I decided to go back to the original slope I first worked in June. The rocks are almost as colorful and the backdrop is probably better.
I climbed down into the rocks and set up my camera trap. Finding a good overlook where I could photograph and keep an eye on my trap at the same time, I set up my tripod and began scanning for movement. Suddenly, I realized a loud sound was approaching form the east. Motion caught my eye thirty feet away. A weasel popped up to peer at me curiously. As I watched a helicopter rose up behind the little predator sending it scrambling downslope. I'm sure it felt it was racing for its life.
The helicopter roared on by. The weasel was gone. Shoot! What could have been watching a weasel hunt around me for ten minutes or so, ended before it got started! A pika appeared below me and began gathering grass. The weasel had just gone through a minute ago, so obviously the pika hadn't detected the presence of it's enemy.
I decided to sit tight and see if the weasel might return. It seemed, by its size, to be an adult female. Maybe it's out hunting for its young.
An hour passed. Pika were calling and hauling grass all around me. Presently a pika passed by me traveling toward my camera trap. He stopped and studied the black object for a bit, then began to investigate. Usually when I click the shutter, they jump away and become extremely wary, but this little guy became even more curious with every click. Finally, he moved away only to pause, look back and return to the camera. This time he climbed over it before giving the camera a good kick.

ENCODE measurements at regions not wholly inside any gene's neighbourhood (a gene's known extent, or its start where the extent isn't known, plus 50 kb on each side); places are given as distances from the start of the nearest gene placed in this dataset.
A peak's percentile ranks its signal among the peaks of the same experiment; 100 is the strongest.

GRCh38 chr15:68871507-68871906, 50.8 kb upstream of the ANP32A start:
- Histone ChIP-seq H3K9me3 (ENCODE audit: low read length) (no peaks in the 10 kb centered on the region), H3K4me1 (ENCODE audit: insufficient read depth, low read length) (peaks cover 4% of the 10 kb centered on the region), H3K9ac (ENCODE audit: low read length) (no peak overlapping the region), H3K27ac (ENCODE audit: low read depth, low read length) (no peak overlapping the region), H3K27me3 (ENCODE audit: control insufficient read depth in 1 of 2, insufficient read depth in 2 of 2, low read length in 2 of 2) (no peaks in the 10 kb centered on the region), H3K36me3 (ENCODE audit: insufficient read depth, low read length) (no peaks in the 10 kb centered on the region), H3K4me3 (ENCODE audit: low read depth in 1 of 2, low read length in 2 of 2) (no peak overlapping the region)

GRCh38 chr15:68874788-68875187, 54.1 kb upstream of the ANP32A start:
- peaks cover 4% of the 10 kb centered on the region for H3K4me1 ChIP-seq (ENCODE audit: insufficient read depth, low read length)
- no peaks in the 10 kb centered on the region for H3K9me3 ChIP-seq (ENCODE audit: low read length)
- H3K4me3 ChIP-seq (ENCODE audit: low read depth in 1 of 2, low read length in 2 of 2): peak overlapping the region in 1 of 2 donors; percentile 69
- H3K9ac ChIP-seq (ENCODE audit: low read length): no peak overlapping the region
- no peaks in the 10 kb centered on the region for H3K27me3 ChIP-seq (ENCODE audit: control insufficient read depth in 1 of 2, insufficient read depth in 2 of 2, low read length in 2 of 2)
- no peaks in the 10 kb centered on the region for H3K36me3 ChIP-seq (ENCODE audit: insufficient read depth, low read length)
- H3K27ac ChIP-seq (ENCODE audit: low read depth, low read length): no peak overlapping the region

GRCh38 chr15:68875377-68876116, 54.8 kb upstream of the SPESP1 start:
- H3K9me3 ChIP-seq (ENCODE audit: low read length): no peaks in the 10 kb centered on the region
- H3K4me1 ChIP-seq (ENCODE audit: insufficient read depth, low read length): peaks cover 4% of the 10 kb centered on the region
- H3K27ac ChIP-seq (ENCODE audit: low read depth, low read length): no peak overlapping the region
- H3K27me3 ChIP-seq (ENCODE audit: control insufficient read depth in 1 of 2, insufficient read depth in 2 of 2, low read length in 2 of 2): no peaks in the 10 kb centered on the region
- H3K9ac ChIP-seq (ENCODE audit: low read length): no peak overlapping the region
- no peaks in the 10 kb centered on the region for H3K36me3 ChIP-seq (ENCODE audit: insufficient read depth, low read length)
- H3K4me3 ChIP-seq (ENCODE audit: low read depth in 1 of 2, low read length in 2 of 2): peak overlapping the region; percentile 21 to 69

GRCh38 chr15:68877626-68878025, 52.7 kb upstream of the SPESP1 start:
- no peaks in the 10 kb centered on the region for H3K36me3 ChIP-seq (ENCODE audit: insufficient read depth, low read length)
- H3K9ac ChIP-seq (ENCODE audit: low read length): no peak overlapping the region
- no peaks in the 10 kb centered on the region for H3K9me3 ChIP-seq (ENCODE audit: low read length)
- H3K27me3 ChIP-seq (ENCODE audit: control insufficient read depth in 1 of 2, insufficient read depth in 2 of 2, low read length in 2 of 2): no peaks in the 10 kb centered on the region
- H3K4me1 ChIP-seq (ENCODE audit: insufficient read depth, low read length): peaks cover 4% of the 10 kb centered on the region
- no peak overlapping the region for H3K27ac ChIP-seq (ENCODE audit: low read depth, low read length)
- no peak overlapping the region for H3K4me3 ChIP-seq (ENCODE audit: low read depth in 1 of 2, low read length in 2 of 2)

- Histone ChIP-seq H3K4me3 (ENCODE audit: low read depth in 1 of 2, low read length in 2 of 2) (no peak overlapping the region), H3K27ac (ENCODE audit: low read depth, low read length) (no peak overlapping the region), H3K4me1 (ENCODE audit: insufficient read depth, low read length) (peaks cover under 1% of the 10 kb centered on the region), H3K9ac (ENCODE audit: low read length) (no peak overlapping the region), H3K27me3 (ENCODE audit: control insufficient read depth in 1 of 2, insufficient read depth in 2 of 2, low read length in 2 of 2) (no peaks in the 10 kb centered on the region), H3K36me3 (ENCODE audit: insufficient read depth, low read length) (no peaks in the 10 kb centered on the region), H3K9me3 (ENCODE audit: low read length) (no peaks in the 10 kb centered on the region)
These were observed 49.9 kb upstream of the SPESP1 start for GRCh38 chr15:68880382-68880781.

Once again it moved off, climbinmg past me to disappear over the ridge high above. I thought that was that, but then here he came again, bit by bit until it once again approached the camera. Acting like it was seeing it for the first time, it sniffed and investigated paying no attention to the clicking sound.
I was back at dawn, soon to be joined by George Clokey and twenty plus students from WhiteWater University, Wisconsin. I pointed out my camera trap to them and we sat quietly in the rocks to watch for pika. Sure enough, my little fella from the day before soon appeared above us. Causiously, he pikced his way through all the people to once again approach the camera trap. Even with two dozen kids watching, he just couldn't leave it alone!